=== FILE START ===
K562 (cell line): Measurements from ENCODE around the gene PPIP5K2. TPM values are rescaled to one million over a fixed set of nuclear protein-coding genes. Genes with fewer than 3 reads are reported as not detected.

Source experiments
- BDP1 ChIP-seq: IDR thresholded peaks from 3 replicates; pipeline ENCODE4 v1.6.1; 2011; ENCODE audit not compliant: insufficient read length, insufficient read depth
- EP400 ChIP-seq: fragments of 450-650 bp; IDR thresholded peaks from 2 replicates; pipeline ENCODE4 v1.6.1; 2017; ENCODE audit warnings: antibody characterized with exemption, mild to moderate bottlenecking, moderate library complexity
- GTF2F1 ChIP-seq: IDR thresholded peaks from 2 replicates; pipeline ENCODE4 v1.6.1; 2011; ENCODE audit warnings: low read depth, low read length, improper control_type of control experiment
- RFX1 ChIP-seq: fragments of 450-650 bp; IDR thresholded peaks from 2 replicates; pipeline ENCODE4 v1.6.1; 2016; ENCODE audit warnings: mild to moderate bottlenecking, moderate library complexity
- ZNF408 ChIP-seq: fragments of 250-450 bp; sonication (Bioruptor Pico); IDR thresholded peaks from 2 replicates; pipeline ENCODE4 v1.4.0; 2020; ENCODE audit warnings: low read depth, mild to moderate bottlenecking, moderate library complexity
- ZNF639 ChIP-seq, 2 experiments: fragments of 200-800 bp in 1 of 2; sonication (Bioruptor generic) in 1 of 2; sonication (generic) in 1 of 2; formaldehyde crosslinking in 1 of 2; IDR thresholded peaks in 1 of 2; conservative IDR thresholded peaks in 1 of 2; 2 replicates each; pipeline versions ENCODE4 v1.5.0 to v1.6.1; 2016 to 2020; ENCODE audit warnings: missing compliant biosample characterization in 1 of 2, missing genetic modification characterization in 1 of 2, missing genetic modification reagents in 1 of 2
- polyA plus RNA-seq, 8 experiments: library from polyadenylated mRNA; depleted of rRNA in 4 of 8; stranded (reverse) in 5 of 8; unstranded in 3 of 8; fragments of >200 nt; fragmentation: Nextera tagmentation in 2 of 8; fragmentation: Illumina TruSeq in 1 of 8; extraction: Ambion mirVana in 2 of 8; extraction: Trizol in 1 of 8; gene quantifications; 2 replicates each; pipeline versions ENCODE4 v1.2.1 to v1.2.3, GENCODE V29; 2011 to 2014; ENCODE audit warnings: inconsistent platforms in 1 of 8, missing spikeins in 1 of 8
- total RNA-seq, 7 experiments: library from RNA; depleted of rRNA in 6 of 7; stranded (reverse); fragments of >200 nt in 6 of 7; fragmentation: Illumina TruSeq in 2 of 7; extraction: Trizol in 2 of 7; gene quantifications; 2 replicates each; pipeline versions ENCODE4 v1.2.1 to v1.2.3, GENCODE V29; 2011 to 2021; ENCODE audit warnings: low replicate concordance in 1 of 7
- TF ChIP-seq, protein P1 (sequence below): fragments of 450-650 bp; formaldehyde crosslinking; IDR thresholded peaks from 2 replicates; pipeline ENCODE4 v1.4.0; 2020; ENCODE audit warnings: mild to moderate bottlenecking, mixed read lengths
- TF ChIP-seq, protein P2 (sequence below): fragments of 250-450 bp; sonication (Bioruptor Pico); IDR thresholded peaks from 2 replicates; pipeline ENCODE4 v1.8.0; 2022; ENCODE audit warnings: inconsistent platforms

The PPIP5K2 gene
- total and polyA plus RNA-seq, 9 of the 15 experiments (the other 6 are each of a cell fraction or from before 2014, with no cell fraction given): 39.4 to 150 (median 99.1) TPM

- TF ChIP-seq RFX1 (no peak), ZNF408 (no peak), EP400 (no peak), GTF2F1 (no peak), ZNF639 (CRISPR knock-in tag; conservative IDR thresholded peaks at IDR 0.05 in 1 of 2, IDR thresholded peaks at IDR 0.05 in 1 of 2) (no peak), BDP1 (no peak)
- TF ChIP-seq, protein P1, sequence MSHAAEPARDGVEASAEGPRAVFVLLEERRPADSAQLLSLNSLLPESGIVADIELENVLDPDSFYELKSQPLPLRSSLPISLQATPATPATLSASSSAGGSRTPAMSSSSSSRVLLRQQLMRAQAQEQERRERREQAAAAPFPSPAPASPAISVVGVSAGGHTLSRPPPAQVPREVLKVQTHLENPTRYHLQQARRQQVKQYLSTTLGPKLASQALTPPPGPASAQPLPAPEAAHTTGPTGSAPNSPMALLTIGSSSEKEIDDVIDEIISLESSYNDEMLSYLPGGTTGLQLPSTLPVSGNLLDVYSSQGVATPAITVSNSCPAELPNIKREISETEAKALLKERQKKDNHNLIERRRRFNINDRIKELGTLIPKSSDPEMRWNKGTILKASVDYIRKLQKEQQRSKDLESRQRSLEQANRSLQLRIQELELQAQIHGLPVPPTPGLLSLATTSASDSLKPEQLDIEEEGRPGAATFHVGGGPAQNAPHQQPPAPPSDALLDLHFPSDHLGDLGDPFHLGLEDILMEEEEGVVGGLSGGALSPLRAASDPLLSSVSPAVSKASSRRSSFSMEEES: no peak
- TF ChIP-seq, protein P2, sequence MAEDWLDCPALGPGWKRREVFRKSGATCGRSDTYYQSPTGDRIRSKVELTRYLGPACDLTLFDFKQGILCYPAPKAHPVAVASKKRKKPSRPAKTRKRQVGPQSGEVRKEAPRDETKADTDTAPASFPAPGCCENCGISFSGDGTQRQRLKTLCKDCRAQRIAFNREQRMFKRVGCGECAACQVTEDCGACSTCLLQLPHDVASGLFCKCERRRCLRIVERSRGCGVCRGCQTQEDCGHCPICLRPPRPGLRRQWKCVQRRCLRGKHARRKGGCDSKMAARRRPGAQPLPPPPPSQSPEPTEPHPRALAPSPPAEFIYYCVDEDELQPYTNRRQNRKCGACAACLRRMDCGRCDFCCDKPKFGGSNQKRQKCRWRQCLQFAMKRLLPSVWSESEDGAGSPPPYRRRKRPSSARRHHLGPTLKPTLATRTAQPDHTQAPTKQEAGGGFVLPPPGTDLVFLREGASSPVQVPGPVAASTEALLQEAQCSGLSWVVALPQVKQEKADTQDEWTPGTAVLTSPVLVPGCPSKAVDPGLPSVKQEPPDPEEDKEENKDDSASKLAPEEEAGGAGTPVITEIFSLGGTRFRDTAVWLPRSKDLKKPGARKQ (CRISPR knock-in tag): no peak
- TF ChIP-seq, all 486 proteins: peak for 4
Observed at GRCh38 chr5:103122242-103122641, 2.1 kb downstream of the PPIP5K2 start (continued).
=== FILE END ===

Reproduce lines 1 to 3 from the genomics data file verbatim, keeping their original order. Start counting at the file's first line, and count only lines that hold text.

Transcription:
K562 (cell line): Measurements from ENCODE around the gene PPIP5K2. TPM values are rescaled to one million over a fixed set of nuclear protein-coding genes. Genes with fewer than 3 reads are reported as not detected.

Source experiments
- BDP1 ChIP-seq: IDR thresholded peaks from 3 replicates; pipeline ENCODE4 v1.6.1; 2011; ENCODE audit not compliant: insufficient read length, insufficient read depth